Xenophobic attacks have occurred in South Africa's Dunoon township in Cape Town. Locals looted shops owned by foreigners, prompting people to flee the area on the night of 17 April. It is also believed some protesters prevented residents from going to work and school on 18 April. Local police blocked some roads while some train and bus services were briefly disrupted, according to News 24.
Eye Witness News reported the situation was now calm, but security forces were still patrolling the area. At least 12 people have been arrested in connection to the violence that damaged several shops, known as 'spaza', convenience stores usually run from home.
The reason behind the attacks is unknown. However, some reports alleged the violence might be related to a protest occurred earlier this month, when locals took to the streets to protest over perceived lack of services in the area.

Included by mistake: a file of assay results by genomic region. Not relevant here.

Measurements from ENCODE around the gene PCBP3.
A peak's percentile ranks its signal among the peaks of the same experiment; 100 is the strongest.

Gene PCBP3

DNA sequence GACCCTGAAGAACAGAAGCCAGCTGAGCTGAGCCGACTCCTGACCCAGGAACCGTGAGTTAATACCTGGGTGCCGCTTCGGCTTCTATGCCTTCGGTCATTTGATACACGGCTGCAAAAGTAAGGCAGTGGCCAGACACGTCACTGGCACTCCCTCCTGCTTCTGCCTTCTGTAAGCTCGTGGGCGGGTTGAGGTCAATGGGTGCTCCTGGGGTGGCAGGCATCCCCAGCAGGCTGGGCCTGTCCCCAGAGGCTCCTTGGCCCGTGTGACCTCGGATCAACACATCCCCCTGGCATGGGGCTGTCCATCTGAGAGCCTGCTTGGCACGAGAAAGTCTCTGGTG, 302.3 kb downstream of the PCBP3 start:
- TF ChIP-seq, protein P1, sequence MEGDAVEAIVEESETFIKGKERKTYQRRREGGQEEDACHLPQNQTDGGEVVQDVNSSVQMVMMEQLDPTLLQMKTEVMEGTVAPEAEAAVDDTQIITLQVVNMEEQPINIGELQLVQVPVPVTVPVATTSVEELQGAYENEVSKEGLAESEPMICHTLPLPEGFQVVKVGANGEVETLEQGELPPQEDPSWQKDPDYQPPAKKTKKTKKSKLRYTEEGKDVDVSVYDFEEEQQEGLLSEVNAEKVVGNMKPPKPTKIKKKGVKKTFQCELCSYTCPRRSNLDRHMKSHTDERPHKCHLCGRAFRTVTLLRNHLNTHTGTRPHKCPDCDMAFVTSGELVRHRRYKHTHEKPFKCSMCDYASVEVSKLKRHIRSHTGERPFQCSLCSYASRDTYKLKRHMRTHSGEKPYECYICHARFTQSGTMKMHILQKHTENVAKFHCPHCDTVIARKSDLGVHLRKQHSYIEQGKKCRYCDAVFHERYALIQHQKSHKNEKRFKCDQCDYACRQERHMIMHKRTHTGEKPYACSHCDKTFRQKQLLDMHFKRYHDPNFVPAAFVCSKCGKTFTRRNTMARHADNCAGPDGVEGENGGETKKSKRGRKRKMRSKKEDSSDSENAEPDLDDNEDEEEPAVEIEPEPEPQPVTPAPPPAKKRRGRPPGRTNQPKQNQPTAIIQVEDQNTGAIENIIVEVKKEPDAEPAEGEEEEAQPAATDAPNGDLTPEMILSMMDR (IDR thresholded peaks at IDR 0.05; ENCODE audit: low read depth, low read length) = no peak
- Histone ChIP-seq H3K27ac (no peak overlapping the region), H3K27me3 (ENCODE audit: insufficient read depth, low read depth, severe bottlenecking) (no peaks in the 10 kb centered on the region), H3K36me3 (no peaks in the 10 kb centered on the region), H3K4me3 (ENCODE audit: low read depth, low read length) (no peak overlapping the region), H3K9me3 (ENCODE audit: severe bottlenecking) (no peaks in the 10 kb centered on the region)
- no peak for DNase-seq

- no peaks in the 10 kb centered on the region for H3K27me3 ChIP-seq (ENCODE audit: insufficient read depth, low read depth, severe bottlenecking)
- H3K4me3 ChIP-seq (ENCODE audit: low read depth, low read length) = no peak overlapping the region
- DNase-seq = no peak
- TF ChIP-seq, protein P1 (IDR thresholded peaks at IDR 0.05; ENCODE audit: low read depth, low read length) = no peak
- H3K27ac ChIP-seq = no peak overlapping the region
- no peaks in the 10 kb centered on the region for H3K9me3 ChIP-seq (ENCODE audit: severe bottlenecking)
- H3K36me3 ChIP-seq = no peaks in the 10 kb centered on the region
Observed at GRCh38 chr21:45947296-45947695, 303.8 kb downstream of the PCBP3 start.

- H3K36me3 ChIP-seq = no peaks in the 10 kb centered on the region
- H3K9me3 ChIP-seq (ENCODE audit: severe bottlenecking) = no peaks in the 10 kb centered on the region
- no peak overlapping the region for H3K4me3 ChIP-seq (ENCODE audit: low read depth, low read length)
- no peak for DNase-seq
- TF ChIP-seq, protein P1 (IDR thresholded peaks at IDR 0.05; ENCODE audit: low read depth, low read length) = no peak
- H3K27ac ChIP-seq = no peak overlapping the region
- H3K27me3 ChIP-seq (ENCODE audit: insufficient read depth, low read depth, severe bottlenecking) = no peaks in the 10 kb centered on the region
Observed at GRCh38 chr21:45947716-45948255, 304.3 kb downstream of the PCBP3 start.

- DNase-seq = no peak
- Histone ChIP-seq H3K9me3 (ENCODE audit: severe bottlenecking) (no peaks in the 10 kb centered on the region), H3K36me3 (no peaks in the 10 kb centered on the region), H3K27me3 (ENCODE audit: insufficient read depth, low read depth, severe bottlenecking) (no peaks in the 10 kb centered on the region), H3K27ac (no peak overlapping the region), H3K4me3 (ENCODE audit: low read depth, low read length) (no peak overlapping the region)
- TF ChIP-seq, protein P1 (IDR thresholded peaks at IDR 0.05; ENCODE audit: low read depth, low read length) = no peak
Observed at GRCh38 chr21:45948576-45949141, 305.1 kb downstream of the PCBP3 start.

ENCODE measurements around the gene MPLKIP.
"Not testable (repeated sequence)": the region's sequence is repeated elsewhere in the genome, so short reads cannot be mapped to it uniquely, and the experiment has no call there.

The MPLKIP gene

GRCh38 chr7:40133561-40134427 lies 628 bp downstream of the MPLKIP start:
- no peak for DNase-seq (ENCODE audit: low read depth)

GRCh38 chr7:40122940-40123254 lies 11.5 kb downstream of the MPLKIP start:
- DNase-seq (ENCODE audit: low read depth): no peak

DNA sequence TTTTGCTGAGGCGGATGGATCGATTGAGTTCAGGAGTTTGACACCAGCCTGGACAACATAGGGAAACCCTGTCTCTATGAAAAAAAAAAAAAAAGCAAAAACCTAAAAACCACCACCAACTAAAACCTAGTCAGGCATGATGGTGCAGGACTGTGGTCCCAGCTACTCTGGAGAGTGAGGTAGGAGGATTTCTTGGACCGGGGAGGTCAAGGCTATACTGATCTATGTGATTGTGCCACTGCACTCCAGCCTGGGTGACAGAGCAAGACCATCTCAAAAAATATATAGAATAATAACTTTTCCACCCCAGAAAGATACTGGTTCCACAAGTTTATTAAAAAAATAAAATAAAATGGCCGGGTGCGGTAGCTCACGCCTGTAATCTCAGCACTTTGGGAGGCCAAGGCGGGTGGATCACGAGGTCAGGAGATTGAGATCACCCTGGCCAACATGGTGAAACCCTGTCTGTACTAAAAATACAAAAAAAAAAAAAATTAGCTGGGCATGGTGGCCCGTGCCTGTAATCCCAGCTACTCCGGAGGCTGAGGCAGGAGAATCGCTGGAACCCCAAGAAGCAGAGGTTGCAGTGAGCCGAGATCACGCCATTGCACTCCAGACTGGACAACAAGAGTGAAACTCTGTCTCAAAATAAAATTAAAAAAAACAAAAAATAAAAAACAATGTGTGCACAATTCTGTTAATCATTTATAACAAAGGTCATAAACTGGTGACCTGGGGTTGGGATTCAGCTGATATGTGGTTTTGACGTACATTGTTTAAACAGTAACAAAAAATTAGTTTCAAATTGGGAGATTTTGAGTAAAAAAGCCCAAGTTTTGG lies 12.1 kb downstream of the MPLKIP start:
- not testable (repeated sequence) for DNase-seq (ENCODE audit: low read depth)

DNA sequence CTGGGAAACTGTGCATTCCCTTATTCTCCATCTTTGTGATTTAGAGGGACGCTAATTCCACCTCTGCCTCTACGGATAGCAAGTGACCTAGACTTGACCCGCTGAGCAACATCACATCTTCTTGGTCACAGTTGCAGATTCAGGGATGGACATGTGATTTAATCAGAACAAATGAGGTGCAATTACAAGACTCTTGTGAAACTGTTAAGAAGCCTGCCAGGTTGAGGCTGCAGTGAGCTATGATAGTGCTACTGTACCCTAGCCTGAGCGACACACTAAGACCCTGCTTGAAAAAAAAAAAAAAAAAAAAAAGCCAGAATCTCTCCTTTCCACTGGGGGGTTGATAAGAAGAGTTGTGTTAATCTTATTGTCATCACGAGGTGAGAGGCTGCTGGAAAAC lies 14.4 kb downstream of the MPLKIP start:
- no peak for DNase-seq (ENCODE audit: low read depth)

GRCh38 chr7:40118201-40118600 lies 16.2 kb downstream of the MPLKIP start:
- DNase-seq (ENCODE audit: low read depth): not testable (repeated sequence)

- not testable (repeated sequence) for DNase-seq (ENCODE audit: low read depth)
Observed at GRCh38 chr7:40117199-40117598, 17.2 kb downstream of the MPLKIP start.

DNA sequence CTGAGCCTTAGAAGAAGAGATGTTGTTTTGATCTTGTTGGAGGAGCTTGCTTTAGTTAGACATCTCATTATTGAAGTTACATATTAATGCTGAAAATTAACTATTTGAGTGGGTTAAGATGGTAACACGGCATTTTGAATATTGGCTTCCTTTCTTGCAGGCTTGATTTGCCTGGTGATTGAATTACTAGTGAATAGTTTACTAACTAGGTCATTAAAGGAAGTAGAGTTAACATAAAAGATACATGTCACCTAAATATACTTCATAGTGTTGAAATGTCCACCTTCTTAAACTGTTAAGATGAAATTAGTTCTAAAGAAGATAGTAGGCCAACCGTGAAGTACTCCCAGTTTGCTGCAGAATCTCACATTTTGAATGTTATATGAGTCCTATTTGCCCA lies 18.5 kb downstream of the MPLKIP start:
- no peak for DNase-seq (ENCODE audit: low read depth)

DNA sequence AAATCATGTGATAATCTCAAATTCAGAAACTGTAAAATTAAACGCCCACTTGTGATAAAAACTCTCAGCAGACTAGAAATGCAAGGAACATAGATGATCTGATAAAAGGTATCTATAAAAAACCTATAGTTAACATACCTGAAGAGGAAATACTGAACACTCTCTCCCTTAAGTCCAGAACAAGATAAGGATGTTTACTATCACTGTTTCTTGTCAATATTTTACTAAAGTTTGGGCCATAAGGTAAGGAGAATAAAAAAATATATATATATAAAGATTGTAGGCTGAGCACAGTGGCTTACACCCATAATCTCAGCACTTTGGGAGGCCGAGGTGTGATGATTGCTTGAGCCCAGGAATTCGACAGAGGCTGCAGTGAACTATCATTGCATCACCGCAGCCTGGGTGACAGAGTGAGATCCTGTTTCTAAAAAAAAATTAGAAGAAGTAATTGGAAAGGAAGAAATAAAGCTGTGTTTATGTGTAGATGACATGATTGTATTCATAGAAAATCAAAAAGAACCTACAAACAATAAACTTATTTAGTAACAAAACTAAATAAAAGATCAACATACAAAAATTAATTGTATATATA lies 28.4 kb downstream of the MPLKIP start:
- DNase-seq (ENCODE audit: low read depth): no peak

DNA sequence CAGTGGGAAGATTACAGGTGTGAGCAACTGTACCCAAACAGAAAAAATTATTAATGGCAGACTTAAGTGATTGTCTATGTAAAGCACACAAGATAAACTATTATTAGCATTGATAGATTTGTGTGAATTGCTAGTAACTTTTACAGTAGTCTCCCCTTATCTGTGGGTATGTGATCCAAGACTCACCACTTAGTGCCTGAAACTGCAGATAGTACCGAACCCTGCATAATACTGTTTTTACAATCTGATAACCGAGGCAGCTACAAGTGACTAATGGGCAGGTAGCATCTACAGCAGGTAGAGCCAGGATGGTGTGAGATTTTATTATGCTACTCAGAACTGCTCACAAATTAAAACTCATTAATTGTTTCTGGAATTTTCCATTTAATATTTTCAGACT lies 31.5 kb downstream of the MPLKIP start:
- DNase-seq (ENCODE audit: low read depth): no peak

This is not the first time that xenophobic attacks have occurred in South Africa. In October 2015, at least 500 people – mainly Zimbabweans, Somalis, Nigerians and Pakistanis – fled their homes in Grahamstown, Eastern Cape after a surge of xenophobic violence in the area.
Earlier in 2015, South Africans targeted foreigners accusing them of stealing jobs and opportunities in Durban, KwaZulu-Natal province. At least five people were killed and thousands displaced , prompting the country to deployed its army to help police curb the violence.
The deployment followed the fatal stabbing of immigrant Emmanuel Sithole. Pictures of him pleading for his life before being killed were published by local newspapers, provoking anger.